Getting Ready for Your Hearing Test – 7 Tips

Smiling woman with short curly black hair wearing a green button up shirt excitedly waiting for her hearing test to begin in a sound booth

You’re a really busy person, so it’s reasonable that you completely forgot about the hearing test you have scheduled for tomorrow. It’s a good thing we sent out a reminder text so you should have time to prepare. So what should I do to get ready?

Hearing exams aren’t like back in college or high school where you’d have to pull an all-nighter to study for an exam. With a hearing exam, it’s more about trying to remember everything you need to know about your symptoms. In other words, getting ready for your hearing test is really about ensuring you get as much out of your time with us as you can.

Here are 7 easy ways to get yourself prepped and ready!

1. Create a list of your symptoms (and when they occur)

The symptoms of hearing loss vary from person to person and at different times. There might be some symptoms that are apparent and others that are more subtle. So take a few notes on when your symptoms are most noticeable before you come see us. Some things you can list out include:

  • When you’re in meetings at work, do you lose focus? What time during the day is this most prominent?
  • Did you have a difficult time hearing the TV? How loud is the volume? And do you notice that it’s harder to hear later in the evening than in the morning?
  • When you’re out in a crowded restaurant, do you strain to hear conversations? If so, how frequently does that happen?
  • Is talking on the phone difficult? Note times when understanding the person on the other end is more difficult.

This kind of information is very useful for us. Take note of the day and time of these symptoms if you can. At least note the occurrence of the symptoms if you can’t record the times.

2. Get some information about hearing aids

How much do you actually know about hearing aids? It’s an important question because you don’t want to make any decisions influenced by what you think you know. If we tell you a hearing aid would be worthwhile, that’s would be a great moment to ask educated questions.

You will get better information and the process will be expedited when you know what kinds of hearing devices are available and determine what your preferences are.

3. Think about your medical past

This is another time when writing something down can help hasten the post-hearing-test-conversation. Before you come in, you should take a little time to write down your medical history. This should include both major and minor situations. Here are a few examples:

  • Medication interactions and allergies.
  • Surgeries you’ve had, both major or minor.
  • Any medical apparatuses you use.
  • Any history of illness or disease (you don’t need to note every cold, but anything that stands out).
  • Medications you’re currently taking.

4. Stay away from loud sounds and noisy settings

If you attend a booming rock concert the day before your hearing assessment, it’s going to affect the outcome. The results will be similarly impacted if you go to an airshow the day of your test. You can see where we’re going with this: you want to protect your ears from loud noises before your hearing exam. This will ensure the results are an accurate reflection of the current state of your hearing.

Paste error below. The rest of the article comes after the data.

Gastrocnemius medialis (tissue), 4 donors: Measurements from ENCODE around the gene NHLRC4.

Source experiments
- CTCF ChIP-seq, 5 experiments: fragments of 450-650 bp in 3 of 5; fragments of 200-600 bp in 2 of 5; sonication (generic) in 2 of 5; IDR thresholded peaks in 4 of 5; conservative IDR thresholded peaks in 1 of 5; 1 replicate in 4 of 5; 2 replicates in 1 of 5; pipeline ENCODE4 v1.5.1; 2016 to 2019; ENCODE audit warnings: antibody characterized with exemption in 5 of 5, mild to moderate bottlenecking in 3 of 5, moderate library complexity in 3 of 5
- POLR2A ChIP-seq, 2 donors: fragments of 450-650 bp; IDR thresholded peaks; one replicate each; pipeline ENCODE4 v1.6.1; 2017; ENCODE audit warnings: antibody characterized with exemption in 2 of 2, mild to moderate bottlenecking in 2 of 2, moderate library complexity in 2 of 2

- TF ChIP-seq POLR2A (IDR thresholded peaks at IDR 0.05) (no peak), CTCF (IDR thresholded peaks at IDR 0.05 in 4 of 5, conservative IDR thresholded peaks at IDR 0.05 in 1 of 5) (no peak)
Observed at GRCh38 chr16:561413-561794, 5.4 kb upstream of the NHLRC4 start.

5. Before you come in, consult your insurance company

The way that health insurance and hearing tests interact can be… perplexing. If your hearing impairment is related to a medical problem, some insurance plans will cover it. But other plans may not. You will be far more confident at your appointment if you get this all figured out before you come in. In some instances, you can work directly with us to get insurance answers. If not, you can speak to your insurance company directly.

6. Ask somebody to come in with you

Bringing a loved one or trusted friend with you to a hearing appointment isn’t absolutely necessary, but it can present several benefits. amongst the most prominent benefits are the following:

  • When you’re at your appointment, a lot of information will be covered. Having a dependable friend or family member with you can help you remember all of that information later.
  • Even when you can’t tell that you have hearing loss, people close to you will certainly be aware of it. So our exam and diagnosis will be based on much deeper and more comprehensive information.

7. Be ready for your results

With many medical diagnostics, it may be days or weeks before you get your diagnosis. But with a hearing test, that’s not the case. With a hearing test, you will get the results immediately.

And what’s even better, we’ll show you how to improve your overall hearing health and help you understand the meaning of your results. That might mean using some hearing protection or some lifestyle changes or possibly hearing aids. You’ll know rather quickly either way.

So there’s no need to overthink it. But it is helpful, mainly for you, to be prepared!

The site information is for educational and informational purposes only and does not constitute medical advice. To receive personalized advice or treatment, schedule an appointment.

Questions? Talk To Us.

    Dr. Laura Padham, Audiologist

    Ocean Gate, NJ

    143 W Barnegat Avenue
    Ocean Gate, NJ 08740

    Mobile Services in:Ocean, Monmouth, Middlesex, Somerset, Union, Essex, Hudson, Bergen, Passaic, Atlantic, Mercer, and Burlington Counties.

    Call or Text: 848-266-5119

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